Don’t Let This Drought Go Down the Drain

Gary Toebben
President & CEO of the Los Angeles Area Chamber of Commerce

Two weeks ago, State officials approved an emergency regulation imposing $500 fines on water users who violate mandatory conservation measures. With 80 percent of the State now in extreme drought, it’s imperative that we all conserve as much water as possible. Visit SoCal WaterSmart to find out what water conservation programs are available for your home and business.
The current drought has underscored the critical need for investment in our state’s water infrastructure. “Our state’s water system is in a deep financial crisis, with failing marks for essential infrastructure and with unmet needs of about $2-3 billion annually,” according to a recent report by the Public Policy Institute of California.

State funds for water programs are drying up quickly and state lawmakers have been unable to move beyond long-standing water wars to successfully amend the $11 billion water bond slated for the November 2014 election. The $11 billion bond measure was originally developed in 2009 to create a more drought resilient state by funding the development of local water resources and storage capacity. The general thinking in the legislature is that this bond is too large to secure voter approval.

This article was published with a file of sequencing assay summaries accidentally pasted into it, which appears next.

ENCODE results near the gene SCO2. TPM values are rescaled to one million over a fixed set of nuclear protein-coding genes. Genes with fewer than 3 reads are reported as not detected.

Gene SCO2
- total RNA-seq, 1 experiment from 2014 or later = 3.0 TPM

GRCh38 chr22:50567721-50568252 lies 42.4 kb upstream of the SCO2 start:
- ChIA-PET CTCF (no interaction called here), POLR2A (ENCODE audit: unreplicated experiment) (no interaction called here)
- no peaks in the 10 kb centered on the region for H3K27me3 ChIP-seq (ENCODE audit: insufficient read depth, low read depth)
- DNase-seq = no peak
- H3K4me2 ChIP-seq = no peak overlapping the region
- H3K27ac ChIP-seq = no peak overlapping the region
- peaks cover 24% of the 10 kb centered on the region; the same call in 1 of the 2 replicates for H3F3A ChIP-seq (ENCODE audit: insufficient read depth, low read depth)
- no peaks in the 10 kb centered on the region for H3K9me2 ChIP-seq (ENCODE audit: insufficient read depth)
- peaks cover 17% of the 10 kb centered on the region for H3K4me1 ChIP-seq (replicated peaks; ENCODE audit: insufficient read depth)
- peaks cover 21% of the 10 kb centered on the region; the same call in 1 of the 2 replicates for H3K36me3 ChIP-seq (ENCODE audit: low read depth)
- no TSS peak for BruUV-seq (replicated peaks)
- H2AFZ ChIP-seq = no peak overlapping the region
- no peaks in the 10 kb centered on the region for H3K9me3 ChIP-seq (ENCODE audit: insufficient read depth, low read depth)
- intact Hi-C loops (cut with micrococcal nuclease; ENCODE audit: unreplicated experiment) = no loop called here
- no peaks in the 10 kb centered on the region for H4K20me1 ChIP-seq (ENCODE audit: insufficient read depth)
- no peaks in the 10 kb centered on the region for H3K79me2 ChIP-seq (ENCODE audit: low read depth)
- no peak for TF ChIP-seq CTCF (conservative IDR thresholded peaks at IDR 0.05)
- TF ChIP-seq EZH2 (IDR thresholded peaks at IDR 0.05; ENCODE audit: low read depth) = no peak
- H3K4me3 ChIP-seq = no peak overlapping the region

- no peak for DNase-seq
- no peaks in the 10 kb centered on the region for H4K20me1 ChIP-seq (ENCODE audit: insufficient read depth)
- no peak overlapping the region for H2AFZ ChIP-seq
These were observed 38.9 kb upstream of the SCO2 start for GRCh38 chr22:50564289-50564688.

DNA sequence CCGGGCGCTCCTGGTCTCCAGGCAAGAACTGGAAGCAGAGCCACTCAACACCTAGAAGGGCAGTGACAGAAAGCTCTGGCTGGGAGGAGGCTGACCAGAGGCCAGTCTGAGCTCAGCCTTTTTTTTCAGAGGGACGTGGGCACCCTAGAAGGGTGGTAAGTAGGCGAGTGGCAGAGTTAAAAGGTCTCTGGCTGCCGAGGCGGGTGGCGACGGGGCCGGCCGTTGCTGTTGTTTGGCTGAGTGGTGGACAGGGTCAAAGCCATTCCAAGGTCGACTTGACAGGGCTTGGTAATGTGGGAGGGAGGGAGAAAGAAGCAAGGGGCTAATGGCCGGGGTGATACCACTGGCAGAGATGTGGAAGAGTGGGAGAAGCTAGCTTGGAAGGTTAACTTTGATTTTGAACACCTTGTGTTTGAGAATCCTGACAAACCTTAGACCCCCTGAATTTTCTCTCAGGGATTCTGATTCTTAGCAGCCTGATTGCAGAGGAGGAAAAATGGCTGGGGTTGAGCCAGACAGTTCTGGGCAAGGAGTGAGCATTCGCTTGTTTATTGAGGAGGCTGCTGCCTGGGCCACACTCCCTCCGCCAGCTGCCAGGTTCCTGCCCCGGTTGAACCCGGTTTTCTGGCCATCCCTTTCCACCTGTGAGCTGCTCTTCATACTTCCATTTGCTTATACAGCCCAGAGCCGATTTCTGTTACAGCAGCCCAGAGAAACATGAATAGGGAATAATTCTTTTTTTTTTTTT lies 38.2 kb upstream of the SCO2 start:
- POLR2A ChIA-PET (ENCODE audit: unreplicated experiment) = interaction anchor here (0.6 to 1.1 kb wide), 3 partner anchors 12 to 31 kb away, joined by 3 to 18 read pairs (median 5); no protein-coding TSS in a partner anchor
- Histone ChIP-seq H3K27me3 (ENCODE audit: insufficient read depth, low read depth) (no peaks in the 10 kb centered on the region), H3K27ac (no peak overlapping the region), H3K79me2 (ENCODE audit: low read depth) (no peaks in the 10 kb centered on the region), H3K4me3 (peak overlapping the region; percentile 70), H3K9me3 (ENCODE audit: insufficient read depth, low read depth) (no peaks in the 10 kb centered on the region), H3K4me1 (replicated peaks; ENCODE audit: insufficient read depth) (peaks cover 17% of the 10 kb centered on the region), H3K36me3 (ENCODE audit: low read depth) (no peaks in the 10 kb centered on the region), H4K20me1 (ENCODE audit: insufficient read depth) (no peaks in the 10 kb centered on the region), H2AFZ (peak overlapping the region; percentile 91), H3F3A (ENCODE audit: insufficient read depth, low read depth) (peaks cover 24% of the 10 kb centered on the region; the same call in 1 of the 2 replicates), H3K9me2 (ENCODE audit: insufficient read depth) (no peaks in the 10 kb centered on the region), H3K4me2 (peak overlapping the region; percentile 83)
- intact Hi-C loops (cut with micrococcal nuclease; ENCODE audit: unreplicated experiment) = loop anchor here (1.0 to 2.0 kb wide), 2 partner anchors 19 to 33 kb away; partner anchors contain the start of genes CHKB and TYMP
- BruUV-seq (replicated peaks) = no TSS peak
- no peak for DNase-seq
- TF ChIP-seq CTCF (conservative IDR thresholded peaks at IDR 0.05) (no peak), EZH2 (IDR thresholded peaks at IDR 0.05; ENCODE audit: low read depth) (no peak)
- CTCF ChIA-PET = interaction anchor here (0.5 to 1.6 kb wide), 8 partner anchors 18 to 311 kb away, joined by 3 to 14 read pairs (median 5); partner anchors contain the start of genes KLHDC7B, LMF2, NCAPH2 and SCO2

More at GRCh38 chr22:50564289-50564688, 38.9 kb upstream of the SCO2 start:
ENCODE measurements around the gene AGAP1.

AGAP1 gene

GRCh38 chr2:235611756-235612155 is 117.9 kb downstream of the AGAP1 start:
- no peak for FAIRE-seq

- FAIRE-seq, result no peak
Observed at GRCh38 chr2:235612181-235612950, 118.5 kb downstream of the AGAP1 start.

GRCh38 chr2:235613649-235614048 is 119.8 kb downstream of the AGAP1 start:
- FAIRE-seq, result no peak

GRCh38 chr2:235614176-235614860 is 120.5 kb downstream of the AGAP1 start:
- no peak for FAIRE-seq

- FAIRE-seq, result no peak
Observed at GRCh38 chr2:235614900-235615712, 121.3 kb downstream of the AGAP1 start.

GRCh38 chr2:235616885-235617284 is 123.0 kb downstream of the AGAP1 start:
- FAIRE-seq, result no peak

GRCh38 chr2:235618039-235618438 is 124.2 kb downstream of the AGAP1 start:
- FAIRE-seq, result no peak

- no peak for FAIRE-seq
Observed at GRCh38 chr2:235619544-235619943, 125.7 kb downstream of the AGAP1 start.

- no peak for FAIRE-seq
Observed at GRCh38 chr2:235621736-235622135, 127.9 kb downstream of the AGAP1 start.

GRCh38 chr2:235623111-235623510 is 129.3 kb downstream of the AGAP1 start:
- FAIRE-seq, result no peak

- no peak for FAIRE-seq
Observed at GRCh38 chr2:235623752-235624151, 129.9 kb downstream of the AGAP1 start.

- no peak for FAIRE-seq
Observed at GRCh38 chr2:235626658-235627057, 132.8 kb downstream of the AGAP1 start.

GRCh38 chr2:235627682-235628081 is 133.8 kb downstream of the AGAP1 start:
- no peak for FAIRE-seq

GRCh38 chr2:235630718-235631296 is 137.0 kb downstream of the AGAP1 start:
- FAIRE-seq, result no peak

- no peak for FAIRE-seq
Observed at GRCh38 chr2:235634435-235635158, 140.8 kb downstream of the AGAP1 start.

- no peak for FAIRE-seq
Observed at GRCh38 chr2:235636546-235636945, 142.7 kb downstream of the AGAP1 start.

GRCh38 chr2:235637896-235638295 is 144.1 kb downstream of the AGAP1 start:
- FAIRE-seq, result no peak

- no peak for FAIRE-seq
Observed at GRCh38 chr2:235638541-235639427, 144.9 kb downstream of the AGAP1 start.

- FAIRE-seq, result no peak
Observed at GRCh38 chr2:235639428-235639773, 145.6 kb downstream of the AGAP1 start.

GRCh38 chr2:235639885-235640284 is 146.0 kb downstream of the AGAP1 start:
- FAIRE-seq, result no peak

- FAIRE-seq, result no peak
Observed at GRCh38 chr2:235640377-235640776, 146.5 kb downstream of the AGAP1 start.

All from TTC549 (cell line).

That may be true, but our state can’t wait any longer. It’s imperative that lawmakers move quickly to amend the current water bond when they return from summer recess on Aug. 4.

The Chamber and a coalition of L.A.’s largest business associations submitted a letter to state lawmakers in June outlining the specific investments needed to reduce L.A.’s dependence on imported water and to improve the reliability of our water supplies. A high priority in that letter was bond money to clean up contaminated groundwater in the San Fernando Basin.

We encourage our members and readers to reach out to your legislators and let them know that we need a water bond on the November 2014 ballot. We cannot wait until the next general statewide election in two or four years to address our water infrastructure needs while our citizens, businesses and farmers fight this drought alone.

A reliable water supply is critical to the health of the State’s economy. Investing now will help L.A. and California manage the inevitable droughts of the future.

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